The Parable of the Dishonest Manager – Luke 16:1-13 Rightly Divided
Question: How should Luke 16:1-13 be understood” What kind of friendship is being taught here?
Answer: Value mammon highly and use your mammon for worldly ends if your goals and hopes consist of things in this world. But if you want to be in God’s favor, be counted faithful in God’s eyes, and be fit for eternity with God you need to abstain from covetousness, shun unrighteous gains, and use the money you do have to advance God’s kingdom and for things which reflect heaven’s values (like ministering to the poor- see the next story Jesus told in Luke 16:19-31).
The lessons from the story in Luke 16:1-9 are summed up in verses 10 to 13 and verse 15. Then in verses 16 to 31 Jesus is addressing what the Pharisees were likely contending with Him over in verse 14. The Pharisees were saying that the Law of Moses permitted their unrighteous divorces and their ungodly pursuit of riches. So in verses 16 to 18 Jesus is saying that the Law of Moses always forbid men from putting away their wives for any reason (it only permitted putting away for the narrow reason addressed in Deut. 24:1-4) and is emphasizing that the kingdom of God being preached does not in any way change the Law of Moses.
Then in verses 19 to 31 the ultimate point of the story of the Rich man and Lazarus here is that the Law of Moses and the Prophets (what we know as the Old Testament which was the whole Bible at this time) taught that covetousness is a sin and warned of great wrath for those who lived in luxury and despised the poor. That was a sharp rebuke to the Pharisees’ justification of themselves and proof that the Law of Moses which they claimed to trust in actually condemned them.
All in Luke chapter 16 is illustrating the great summary given in verse 13: ” No servant can serve two masters: for either he will hate the one, and love the other; or else he will hold to the one, and despise the other. Ye cannot serve God and mammon.”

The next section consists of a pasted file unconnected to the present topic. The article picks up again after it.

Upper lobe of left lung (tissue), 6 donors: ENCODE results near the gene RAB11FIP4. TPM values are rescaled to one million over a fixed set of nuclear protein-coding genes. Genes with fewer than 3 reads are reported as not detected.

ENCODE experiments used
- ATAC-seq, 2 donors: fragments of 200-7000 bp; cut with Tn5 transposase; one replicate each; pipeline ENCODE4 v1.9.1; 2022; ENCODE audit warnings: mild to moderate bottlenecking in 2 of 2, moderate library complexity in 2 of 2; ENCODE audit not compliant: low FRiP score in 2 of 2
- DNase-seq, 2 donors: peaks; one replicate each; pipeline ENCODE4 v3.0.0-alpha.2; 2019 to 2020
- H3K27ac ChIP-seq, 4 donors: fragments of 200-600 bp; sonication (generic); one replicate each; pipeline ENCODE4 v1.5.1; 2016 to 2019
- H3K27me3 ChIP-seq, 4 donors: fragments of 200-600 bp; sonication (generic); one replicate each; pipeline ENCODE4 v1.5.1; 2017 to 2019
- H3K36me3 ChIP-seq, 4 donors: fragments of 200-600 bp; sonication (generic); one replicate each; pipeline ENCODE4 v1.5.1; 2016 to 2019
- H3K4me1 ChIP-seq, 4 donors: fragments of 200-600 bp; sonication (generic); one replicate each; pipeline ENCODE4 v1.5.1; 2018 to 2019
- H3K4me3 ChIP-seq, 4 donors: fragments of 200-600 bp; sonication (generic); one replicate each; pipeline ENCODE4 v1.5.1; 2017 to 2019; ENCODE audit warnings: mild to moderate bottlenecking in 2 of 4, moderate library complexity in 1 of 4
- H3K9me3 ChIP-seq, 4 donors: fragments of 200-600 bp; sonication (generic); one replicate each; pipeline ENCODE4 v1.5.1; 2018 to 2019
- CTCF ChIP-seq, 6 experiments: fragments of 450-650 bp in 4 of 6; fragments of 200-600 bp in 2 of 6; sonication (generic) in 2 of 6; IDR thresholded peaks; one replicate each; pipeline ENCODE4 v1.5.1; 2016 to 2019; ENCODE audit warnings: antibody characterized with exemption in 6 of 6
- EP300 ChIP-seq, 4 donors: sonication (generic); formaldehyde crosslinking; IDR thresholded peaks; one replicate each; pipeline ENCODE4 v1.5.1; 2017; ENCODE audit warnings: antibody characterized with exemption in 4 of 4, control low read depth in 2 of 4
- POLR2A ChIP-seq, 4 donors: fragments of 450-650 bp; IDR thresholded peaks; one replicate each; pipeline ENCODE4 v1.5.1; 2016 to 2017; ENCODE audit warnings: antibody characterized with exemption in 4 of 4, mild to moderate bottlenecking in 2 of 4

Luke 16:1-13 “And he said also unto his disciples, There was a certain rich man, which had a steward; and the same was accused unto him that he had wasted his goods. 2 And he called him, and said unto him, How is it that I hear this of thee? give an account of thy stewardship; for thou mayest be no longer steward. 3 Then the steward said within himself, What shall I do? for my lord taketh away from me the stewardship: I cannot dig; to beg I am ashamed.4 I am resolved what to do, that, when I am put out of the stewardship, they may receive me into their houses. 5 So he called every one of his lord’s debtors unto him, and said unto the first, How much owest thou unto my lord? 6 And he said, An hundred measures of oil. And he said unto him, Take thy bill, and sit down quickly, and write fifty. 7 Then said he to another, And how much owest thou? And he said, An hundred measures of wheat. And he said unto him, Take thy bill, and write fourscore. 8 And the lord commended the unjust steward, because he had done wisely: for the children of this world are in their generation wiser than the children of light. 9 And I say unto you, Make to yourselves friends of the mammon of unrighteousness; that, when ye fail, they may receive you into everlasting habitations. 10 He that is faithful in that which is least is faithful also in much: and he that is unjust in the least is unjust also in much. 11 If therefore ye have not been faithful in the unrighteous mammon, who will commit to your trust the true riches? 12 And if ye have not been faithful in that which is another man’s, who shall give you that which is your own? 13 No servant can serve two masters: for either he will hate the one, and love the other; or else he will hold to the one, and despise the other. Ye cannot serve God and mammon.”